(Car"mel*ite Car"mel*in) a. Of or pertaining to the order of Carmelites.
1. (Eccl. Hist.) A friar of a mendicant order (the Order of Our Lady of Mount Carmel) established on
Mount Carmel, in Syria, in the twelfth century; a White Friar.
2. A nun of the Order of Our lady of Mount Carmel.
(Car"mi*na`ted) a. Of, relating to, or mixed with, carmine; as, carminated lake. Tomlinson.
(Car*min"ative) a. [NL. carminativus fr. carminare to card, hence to cleanse, fr. carmen
a card for freeing wool or flax from the coarser parts, and from extraneous matter: cf. F. carminatif.]
Expelling wind from the body; warming; antispasmodic. "Carminative hot seeds." Dunglison.
(Car*min"a*tive), n. A substance, esp. an aromatic, which tends to expel wind from the
alimentary canal, or to relieve colic, griping, or flatulence.
(Car"mine) n. [F. carmin contr. from LL. carmesinus purple color. See Crimson.]
1. A rich red or crimson color with a shade of purple.
2. A beautiful pigment, or a lake, of this color, prepared from cochineal, and used in miniature painting.
3. (Chem.) The essential coloring principle of cochineal, extracted as a purple-red amorphous mass. It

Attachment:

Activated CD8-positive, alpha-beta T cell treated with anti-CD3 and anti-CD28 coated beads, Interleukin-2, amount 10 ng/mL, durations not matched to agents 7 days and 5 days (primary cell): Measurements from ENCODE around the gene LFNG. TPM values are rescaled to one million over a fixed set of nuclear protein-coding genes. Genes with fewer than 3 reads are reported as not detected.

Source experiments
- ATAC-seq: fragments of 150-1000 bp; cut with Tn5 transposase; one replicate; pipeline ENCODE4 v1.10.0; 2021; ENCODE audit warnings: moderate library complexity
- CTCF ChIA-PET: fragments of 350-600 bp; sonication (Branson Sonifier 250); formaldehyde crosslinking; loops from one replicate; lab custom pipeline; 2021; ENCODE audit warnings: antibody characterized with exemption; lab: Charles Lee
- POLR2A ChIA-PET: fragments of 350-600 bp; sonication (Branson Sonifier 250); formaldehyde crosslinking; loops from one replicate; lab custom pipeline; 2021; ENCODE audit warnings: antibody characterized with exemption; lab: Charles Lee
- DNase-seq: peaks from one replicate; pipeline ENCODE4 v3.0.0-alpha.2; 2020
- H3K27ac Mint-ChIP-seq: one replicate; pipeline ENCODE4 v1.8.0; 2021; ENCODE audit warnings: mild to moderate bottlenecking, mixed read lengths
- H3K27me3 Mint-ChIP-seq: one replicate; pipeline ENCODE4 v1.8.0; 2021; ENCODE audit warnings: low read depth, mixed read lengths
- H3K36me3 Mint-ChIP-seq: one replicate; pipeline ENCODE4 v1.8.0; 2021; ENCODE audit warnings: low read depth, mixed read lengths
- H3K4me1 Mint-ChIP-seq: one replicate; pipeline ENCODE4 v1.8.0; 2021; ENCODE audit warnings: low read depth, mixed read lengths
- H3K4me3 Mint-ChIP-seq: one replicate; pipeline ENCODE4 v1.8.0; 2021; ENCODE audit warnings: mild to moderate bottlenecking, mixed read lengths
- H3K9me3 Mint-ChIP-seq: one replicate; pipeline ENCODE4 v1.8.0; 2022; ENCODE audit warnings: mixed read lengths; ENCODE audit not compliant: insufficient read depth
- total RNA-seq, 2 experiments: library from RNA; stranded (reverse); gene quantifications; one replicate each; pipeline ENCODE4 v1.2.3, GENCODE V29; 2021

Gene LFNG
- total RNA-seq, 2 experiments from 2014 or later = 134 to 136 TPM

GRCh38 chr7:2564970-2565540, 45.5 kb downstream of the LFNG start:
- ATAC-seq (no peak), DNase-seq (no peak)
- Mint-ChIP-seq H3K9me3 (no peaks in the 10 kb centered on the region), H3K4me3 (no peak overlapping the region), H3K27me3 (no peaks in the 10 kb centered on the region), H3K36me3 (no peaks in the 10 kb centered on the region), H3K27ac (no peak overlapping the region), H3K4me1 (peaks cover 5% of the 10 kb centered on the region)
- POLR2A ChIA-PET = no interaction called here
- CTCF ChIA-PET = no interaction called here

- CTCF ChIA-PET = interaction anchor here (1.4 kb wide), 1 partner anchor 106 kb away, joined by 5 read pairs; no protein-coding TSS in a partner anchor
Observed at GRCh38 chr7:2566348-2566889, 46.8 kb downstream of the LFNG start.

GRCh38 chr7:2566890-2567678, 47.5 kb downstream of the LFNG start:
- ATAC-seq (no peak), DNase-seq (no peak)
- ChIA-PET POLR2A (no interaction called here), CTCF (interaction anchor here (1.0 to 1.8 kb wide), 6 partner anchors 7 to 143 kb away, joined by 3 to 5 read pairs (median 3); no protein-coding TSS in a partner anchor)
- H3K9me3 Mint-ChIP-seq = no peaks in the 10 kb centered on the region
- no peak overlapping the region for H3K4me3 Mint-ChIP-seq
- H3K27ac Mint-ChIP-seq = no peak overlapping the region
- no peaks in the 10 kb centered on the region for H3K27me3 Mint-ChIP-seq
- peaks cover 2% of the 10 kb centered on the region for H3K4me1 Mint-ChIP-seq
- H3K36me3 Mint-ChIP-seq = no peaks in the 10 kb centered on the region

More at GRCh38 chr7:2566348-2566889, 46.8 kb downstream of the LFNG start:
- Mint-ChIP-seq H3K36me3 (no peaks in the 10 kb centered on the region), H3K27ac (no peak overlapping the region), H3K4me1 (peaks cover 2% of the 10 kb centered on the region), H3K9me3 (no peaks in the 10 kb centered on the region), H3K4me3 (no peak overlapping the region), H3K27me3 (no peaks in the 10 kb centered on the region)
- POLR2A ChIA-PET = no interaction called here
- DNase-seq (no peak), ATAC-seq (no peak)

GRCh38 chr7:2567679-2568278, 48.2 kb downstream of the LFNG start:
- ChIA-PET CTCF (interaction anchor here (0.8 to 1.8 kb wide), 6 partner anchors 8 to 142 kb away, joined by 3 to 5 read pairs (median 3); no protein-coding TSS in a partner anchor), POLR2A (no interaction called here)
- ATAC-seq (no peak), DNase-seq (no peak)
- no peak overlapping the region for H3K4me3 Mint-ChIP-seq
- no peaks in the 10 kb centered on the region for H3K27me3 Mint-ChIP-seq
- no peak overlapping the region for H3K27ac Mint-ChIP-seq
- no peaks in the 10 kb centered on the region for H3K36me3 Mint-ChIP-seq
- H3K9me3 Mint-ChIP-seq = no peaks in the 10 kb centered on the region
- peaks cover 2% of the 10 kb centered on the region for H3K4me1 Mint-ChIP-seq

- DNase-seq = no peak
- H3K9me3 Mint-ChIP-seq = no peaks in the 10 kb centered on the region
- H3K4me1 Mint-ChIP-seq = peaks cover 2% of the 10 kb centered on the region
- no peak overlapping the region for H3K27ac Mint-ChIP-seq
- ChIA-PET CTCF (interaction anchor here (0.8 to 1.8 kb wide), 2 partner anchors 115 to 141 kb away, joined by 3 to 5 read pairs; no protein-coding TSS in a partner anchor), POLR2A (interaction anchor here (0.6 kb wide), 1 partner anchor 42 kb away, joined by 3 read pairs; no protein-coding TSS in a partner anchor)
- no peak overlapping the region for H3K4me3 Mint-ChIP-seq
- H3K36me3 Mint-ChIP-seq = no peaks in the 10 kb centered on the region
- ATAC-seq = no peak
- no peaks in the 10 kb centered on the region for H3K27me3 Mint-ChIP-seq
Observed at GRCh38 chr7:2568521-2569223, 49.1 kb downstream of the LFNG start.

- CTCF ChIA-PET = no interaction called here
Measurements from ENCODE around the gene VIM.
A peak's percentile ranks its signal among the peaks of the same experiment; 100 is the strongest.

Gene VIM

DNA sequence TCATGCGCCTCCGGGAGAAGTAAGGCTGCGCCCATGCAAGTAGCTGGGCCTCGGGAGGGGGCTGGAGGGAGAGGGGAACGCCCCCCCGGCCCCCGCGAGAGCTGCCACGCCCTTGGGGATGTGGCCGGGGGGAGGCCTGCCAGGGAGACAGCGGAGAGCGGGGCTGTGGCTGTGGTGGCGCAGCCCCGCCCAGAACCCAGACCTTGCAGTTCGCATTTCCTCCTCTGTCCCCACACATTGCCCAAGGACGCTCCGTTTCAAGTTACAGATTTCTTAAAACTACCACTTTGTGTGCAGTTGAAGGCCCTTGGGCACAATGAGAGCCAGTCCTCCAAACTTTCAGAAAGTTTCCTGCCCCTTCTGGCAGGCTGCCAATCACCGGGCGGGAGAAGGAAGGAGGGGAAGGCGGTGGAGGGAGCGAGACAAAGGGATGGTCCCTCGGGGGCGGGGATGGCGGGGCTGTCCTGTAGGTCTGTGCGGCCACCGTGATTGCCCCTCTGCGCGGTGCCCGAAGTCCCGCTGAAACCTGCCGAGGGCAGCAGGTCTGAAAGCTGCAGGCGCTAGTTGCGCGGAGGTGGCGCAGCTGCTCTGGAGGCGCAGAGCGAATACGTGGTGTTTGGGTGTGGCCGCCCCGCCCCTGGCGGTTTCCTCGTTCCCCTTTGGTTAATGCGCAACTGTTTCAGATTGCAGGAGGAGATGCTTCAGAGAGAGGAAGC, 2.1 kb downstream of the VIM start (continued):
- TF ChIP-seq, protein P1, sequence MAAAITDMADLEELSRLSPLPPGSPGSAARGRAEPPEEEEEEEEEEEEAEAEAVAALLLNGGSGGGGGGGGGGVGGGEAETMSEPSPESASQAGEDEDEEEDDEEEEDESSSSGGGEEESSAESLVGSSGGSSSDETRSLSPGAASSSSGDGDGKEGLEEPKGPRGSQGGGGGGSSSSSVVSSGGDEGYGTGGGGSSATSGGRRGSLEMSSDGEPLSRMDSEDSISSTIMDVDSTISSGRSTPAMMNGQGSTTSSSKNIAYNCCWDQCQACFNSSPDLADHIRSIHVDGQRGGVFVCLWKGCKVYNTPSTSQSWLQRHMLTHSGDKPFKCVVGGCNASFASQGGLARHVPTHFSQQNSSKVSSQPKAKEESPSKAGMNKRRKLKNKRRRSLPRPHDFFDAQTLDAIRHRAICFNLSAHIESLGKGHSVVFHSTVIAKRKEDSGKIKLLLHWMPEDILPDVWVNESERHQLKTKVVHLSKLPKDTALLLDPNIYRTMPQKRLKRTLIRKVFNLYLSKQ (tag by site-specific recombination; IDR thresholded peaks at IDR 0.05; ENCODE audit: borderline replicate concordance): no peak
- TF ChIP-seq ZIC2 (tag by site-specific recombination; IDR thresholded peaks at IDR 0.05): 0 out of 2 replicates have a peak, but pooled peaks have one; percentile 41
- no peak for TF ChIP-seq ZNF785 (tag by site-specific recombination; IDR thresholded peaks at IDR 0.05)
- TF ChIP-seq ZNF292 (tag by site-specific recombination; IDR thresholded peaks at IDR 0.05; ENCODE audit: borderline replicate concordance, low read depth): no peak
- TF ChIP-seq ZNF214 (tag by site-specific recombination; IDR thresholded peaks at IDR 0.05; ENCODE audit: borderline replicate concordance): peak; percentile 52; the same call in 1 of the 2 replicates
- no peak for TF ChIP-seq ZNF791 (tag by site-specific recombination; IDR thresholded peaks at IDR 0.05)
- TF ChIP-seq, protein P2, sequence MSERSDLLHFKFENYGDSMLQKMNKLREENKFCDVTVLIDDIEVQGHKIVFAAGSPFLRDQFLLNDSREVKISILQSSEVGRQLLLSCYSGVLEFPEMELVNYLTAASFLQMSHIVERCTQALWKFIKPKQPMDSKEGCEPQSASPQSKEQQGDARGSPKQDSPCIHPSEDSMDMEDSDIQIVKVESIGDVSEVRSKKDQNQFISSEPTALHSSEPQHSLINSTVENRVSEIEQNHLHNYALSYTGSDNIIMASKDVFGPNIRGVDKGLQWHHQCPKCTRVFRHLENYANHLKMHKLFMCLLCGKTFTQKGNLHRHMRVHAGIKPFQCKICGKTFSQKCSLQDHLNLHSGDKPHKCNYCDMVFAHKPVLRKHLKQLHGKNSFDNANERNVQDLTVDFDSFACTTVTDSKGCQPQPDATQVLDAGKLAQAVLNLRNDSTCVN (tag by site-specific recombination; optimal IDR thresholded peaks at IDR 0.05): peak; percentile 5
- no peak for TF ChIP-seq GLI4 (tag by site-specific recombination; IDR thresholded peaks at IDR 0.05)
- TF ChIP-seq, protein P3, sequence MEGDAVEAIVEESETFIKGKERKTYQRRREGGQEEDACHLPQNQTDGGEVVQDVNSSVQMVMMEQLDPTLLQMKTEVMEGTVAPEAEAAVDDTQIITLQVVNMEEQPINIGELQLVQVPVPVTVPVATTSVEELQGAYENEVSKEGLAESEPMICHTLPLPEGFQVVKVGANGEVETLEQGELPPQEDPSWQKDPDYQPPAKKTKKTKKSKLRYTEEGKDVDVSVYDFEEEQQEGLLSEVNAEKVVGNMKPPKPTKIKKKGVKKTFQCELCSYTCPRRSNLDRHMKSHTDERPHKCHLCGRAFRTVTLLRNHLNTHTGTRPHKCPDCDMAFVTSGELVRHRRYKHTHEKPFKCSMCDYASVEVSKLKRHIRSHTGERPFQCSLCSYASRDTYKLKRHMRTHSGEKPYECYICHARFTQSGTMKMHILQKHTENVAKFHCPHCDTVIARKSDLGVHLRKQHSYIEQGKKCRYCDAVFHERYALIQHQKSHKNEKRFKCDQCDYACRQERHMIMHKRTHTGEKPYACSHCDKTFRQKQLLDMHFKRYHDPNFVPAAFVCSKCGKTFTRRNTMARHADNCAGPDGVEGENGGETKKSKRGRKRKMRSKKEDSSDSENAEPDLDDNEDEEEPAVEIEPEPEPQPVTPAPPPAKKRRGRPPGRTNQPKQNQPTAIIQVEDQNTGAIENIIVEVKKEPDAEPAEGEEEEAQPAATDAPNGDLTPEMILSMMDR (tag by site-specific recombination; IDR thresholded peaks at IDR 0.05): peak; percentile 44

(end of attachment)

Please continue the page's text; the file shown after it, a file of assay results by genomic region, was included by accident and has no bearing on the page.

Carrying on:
is a glucoside and possesses acid properties; hence called also carminic acid.
Carmine red (Chem.), a coloring matter obtained from carmine as a purple-red substance, and probably
allied to the phthaleïns.
Carminic acid. Same as Carmine, 3.
(Car*min"ic) a. Of or pertaining to, or derived from, carmine.
(Car"mot) n. (Alchemy) The matter of which the philosopher's stone was believed to be composed.
(Car"nage) n. [F. carnage, LL. carnaticum tribute of animals, flesh of animals, fr. L. caro,
carnis, flesh. See Carnal.]
1. Flesh of slain animals or men.
A miltitude of dogs came to feast on the carnage.
2. Great destruction of life, as in battle; bloodshed; slaughter; massacre; murder; havoc.
The more fearful carnage of the Bloody Circuit.
(Car"nal) a. [L. carnalis, fr. caro, carnis, flesh; akin to Gr. Skr. kravya; cf. F. charnel, Of.
also carnel. Cf. Charnel.]